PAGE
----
You have made the decision to see a therapist, and you sit with them for about an hour each time. Each session you tell your therapist about yourself and give them a glimpse into your life. You talk to them about personal issues that are difficult to talk about with friends and loved ones. You develop this sense of trust in them, and you let your guard down and become vulnerable. They listen to you, and you feel heard. You know you are not alone, because they are on this journey with you. But then you realize, you don’t know very much about them, and you wonder, what is it like for them to be a therapist?
As therapists, we know there is a stigma when it comes to mental health. As therapists, and as people, we advocate for mental health. At L&B Counseling, we strive to break the stigma of counseling by being different and thinking outside of the box with our clients. What some may not be aware of is that when we are not with our clients, we spend our time researching and consulting with doctors and other therapists what can help our clients’ case. Here is a glimpse of what it is like for us to be therapists.
“It is a cool job. You have to be the right fit which means managing your workload without being consumed at the same time. This is true with most jobs. However, you get to have freedom to use the techniques you have learned and incorporate them in ways that are best for the client. You get to be creative and constantly get to learn. You get great energy from helping someone who you see is making progress.” – Trent
“Being a therapist is such a rewarding job because I get to help my clients find their strengths and help them work through their struggles. I do my best to be the person that gives them a safe space where they do not feel judged, but heard. I feel honored when they choose me to be the person to walk this journey with them. It is so rewarding when you can see the positive difference that you have made in someone else’s life. It is such a fun job, because you never know what you’re going to get when you walk into the office. However, because my clients receive so much of my attention, there are days I come home feeling mentally exhausted. So when I am not wearing my “therapist hat,” I have to remind myself to mentally recharge by practicing a lot of self-care. I love helping others, and I know I am in the right place because I wake up each morning feeling excited to start my day.” – Minh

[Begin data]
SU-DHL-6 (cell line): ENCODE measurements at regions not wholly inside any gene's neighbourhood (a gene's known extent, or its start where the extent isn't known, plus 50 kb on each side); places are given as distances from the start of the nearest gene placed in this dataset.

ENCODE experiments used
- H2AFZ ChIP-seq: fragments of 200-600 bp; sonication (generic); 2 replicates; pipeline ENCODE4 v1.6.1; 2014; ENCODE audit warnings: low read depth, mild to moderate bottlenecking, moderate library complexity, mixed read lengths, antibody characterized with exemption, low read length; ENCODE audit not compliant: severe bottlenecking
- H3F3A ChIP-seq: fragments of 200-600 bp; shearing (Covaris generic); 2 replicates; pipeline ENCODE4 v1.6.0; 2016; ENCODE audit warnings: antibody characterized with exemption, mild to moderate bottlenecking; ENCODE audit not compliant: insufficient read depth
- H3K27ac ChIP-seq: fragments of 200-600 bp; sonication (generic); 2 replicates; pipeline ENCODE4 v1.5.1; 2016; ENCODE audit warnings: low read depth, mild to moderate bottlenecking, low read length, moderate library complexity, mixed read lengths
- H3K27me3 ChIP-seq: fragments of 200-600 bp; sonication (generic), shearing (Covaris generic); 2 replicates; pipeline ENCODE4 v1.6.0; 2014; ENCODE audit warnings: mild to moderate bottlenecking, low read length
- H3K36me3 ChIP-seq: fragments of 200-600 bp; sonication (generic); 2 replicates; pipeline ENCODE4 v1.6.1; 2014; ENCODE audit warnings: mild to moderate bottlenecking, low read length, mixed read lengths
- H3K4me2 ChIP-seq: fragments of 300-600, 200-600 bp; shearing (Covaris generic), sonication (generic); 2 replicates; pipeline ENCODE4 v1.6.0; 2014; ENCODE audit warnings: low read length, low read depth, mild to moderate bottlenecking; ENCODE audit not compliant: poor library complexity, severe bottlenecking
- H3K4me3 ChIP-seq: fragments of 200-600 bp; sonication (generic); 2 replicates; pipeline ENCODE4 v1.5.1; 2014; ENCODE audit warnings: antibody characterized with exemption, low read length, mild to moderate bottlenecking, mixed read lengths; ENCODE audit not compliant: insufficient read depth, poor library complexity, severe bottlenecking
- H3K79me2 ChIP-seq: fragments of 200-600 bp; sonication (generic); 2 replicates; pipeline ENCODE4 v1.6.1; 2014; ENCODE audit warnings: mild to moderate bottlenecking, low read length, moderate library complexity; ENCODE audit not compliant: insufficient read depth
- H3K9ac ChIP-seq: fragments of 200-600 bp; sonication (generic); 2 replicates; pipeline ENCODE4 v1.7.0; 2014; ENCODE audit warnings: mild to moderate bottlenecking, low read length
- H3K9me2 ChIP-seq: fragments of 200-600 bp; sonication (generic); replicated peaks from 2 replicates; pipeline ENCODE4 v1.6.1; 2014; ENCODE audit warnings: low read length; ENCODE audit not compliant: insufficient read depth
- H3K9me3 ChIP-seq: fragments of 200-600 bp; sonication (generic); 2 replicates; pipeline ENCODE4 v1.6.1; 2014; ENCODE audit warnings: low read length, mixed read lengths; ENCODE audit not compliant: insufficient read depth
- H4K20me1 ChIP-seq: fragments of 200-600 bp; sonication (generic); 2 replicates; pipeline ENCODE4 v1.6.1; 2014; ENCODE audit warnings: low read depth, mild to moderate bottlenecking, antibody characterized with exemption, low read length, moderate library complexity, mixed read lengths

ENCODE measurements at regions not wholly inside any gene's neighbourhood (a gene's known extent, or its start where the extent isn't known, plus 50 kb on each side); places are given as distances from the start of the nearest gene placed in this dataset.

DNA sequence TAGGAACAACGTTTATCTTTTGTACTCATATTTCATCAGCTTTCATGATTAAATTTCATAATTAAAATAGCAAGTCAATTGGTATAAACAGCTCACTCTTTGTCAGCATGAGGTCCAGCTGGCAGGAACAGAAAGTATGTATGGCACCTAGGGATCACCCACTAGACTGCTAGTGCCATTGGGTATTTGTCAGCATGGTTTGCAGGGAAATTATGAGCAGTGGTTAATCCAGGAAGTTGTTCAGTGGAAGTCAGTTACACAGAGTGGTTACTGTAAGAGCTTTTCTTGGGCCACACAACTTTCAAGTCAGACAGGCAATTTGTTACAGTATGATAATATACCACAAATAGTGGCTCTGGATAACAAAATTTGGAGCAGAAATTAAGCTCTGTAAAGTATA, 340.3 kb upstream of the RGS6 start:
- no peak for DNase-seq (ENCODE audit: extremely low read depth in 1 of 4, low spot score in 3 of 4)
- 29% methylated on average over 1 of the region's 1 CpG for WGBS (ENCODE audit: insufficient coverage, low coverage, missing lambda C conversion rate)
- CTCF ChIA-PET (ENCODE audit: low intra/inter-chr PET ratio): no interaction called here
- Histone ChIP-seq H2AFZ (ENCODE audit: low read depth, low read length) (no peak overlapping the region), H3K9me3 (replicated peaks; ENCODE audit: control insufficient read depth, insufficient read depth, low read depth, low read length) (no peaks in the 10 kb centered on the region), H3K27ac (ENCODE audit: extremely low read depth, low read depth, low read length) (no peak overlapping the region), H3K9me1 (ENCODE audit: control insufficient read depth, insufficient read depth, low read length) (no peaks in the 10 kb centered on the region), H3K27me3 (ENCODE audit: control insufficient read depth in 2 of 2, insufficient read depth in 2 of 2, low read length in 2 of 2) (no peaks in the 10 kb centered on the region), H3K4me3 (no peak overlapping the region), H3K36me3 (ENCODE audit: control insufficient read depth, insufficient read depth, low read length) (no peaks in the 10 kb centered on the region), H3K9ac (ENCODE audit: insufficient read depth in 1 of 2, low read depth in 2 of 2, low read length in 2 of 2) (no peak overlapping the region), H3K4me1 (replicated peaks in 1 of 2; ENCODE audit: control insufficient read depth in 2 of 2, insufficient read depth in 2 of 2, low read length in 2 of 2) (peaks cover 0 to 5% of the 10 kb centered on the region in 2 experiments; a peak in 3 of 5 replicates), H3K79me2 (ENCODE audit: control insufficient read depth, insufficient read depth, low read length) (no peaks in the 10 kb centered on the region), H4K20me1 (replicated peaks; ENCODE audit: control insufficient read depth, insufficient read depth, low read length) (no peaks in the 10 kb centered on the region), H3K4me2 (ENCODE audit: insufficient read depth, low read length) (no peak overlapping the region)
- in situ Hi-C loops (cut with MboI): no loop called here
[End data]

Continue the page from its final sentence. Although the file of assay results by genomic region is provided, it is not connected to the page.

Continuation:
“Being a therapist is extremely rewarding. It gives me so much motivation to know that I can make a positive difference in the lives of others by showing up to work. It can be exhausting and tiring as we are required to give so much of our attention to the needs of others. My clients push me to observe the world from so many unique perspectives. I feel lucky that I can wake up everyday and help people figure out this journey of life.” – Kevin
“When people ask me what it’s like to be a therapist they already have their own viewpoint of what I do. They think I sit in a big chair while clients lay on the couch with their eyes closed and tell me about their past experiences and their dreams. But that is not what I do at L&B Counseling. During life many people are faced with adversity and difficulties and I help them achieve their goals by being engaging and doing things a little different. I make my sessions warm and welcoming. During the session we go outside to play games, go for a walk, or even just sit outside on a nice day. When we are in the office we will complete activities and play games. You can also see my dog Charlotte in the office a few days of the week. By being different and thinking outside the box I am able to help break the sigma of counseling.” – Michael
As therapists, we entered the profession because we enjoy helping others. However, this can be complicated around loved ones and friends. The one question many of us receive is, “You’re analyzing me, aren’t you?” This is not true. We are therapists, and although it may be how we see the world, we are human beings. It is a common misconception that therapists have it all figured out. But while we may have received the training, we are still human. Doing therapy is our job, and just like everyone else, when we leave the office at the end of the day, we do our best to leave our work at work. We make mistakes, experience loss, and manage our own insecurities. We too, have this need to be seen and heard, just like you.